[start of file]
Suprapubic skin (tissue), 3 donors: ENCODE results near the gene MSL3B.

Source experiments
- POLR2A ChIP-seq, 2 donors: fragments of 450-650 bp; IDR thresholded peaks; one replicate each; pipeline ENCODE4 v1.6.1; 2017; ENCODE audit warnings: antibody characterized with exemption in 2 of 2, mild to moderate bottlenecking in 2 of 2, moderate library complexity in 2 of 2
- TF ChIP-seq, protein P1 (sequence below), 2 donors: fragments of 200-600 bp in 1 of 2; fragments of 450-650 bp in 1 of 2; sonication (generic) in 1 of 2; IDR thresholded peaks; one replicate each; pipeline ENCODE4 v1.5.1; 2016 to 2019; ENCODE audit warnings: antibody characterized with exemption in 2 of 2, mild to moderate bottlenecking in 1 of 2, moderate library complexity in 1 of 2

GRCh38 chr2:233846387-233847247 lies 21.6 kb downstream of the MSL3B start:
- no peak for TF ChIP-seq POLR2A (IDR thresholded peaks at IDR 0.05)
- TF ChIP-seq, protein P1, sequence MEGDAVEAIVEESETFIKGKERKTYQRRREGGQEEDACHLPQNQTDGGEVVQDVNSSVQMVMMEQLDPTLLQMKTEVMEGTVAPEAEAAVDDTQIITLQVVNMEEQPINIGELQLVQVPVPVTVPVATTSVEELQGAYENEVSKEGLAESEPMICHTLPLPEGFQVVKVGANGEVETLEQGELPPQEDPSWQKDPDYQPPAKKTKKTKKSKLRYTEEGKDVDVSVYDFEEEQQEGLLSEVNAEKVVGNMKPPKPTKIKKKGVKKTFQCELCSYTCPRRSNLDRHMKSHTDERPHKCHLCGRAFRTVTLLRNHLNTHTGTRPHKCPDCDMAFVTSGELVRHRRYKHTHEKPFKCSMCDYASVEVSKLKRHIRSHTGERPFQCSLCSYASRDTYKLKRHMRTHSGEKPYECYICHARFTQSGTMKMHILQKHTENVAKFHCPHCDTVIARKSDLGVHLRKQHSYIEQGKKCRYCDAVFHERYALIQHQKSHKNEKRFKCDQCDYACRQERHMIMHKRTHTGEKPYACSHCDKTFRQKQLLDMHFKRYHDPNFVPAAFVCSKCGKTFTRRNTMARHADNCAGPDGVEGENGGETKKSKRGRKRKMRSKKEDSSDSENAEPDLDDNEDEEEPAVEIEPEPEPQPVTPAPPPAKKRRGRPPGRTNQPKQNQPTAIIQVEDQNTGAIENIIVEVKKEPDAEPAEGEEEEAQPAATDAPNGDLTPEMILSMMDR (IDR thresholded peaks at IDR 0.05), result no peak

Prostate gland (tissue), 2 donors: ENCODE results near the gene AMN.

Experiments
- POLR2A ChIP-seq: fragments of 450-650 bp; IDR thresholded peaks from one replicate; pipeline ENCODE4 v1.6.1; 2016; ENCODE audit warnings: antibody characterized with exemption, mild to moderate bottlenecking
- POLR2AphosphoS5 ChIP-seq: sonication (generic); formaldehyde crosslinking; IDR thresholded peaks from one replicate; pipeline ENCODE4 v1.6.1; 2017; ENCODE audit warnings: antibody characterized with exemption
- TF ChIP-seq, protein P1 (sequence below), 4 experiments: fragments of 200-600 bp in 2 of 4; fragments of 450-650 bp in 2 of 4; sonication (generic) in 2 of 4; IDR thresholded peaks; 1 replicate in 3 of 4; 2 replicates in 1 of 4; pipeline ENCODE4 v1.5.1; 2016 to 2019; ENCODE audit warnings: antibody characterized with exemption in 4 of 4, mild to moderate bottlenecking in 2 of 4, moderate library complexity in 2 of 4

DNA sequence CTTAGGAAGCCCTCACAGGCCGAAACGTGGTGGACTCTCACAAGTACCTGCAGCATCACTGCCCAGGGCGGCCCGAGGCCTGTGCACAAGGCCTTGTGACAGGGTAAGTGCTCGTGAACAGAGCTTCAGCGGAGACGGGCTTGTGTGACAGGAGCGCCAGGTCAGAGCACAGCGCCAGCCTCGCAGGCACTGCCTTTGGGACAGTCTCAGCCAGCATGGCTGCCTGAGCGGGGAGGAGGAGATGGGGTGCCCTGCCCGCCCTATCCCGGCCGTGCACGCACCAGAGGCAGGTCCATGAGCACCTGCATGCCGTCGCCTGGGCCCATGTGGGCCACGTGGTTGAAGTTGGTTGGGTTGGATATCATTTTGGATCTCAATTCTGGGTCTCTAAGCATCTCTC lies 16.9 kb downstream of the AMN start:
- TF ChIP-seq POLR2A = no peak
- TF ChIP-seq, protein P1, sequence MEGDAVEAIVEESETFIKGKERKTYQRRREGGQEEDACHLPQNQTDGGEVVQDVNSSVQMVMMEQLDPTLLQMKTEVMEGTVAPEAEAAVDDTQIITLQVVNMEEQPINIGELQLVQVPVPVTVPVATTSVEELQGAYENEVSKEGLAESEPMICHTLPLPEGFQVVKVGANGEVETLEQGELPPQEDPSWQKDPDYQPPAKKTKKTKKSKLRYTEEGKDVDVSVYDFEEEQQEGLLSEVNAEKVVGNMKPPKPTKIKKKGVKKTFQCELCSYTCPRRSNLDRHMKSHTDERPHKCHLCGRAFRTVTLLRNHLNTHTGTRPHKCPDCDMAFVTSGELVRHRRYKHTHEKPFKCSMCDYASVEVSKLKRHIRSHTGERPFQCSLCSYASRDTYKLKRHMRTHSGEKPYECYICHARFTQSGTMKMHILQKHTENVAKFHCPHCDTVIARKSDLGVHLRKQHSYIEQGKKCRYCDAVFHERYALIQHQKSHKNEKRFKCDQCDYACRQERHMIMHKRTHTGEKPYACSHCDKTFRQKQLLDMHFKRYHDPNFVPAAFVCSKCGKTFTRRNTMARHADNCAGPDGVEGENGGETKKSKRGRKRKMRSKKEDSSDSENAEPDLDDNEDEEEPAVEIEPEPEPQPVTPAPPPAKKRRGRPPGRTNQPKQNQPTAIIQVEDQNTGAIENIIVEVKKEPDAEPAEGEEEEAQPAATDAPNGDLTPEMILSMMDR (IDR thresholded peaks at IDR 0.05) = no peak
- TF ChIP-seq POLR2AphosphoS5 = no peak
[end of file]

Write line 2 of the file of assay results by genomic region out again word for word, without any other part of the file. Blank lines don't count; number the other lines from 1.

Source experiments